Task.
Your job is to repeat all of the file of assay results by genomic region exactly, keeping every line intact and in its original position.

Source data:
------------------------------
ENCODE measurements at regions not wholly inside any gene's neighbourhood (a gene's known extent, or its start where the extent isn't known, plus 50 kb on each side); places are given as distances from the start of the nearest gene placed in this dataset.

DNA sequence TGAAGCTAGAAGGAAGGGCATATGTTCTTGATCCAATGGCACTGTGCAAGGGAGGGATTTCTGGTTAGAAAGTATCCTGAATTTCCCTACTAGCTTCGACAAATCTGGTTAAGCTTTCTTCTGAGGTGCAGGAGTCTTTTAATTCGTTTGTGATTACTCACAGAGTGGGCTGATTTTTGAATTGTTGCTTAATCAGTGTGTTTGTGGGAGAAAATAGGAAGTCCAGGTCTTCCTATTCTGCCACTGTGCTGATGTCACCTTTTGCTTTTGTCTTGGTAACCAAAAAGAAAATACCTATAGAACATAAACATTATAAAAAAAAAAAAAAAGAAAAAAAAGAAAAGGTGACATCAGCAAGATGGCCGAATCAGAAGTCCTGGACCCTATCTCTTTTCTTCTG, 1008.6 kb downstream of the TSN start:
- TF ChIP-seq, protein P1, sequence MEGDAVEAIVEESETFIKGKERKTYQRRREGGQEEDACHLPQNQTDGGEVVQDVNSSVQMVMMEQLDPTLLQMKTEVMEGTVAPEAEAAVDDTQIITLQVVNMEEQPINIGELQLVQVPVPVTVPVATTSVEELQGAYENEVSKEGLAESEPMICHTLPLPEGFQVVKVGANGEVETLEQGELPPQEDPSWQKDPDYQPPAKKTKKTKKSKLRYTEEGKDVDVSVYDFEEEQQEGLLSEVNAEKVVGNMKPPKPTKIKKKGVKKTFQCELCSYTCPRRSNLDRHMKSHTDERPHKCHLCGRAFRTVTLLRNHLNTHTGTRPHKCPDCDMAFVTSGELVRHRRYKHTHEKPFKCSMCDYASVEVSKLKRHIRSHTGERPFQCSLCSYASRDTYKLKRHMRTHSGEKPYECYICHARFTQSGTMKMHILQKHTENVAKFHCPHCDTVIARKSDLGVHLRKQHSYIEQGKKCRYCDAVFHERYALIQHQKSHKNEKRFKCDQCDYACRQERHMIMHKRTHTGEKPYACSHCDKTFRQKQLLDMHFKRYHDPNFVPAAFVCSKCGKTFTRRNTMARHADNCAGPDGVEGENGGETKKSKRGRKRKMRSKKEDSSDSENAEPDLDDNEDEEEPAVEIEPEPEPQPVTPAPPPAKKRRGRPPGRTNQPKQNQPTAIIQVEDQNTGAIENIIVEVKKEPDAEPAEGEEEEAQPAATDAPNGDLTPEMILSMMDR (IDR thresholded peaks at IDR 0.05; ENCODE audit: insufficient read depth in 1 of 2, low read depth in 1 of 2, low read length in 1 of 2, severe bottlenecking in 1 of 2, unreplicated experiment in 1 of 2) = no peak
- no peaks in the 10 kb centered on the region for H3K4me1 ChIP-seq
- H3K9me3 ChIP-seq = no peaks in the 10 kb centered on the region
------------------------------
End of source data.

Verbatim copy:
ENCODE measurements at regions not wholly inside any gene's neighbourhood (a gene's known extent, or its start where the extent isn't known, plus 50 kb on each side); places are given as distances from the start of the nearest gene placed in this dataset.

DNA sequence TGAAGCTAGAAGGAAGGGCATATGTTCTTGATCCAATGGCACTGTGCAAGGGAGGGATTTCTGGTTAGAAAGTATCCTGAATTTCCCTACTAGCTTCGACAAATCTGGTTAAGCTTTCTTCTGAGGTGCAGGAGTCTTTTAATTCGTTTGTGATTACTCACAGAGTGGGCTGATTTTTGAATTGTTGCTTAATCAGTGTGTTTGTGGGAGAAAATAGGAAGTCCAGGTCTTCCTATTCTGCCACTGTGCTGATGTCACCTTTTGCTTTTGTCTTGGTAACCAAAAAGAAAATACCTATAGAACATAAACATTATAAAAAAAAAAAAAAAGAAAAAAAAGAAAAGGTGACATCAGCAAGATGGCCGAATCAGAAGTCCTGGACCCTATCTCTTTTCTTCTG, 1008.6 kb downstream of the TSN start:
- TF ChIP-seq, protein P1, sequence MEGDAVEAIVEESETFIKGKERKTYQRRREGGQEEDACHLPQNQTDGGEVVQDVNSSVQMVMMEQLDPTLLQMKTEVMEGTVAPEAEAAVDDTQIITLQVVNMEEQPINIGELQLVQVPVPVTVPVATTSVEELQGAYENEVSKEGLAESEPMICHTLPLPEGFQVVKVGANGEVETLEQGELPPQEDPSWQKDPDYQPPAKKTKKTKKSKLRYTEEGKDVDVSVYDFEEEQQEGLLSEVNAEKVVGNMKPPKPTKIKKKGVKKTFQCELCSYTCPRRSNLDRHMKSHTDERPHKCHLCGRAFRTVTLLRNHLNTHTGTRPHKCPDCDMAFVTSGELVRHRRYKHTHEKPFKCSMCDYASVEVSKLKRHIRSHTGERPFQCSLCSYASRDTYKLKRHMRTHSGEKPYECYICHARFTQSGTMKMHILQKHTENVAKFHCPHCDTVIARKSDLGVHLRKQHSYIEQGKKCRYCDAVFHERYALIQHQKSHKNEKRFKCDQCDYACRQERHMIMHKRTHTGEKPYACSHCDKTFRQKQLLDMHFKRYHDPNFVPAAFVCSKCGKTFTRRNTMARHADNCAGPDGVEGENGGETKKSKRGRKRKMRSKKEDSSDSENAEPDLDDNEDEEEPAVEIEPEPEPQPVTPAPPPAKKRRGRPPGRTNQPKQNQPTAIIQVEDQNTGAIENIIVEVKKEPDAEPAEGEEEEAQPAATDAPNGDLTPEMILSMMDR (IDR thresholded peaks at IDR 0.05; ENCODE audit: insufficient read depth in 1 of 2, low read depth in 1 of 2, low read length in 1 of 2, severe bottlenecking in 1 of 2, unreplicated experiment in 1 of 2) = no peak
- no peaks in the 10 kb centered on the region for H3K4me1 ChIP-seq
- H3K9me3 ChIP-seq = no peaks in the 10 kb centered on the region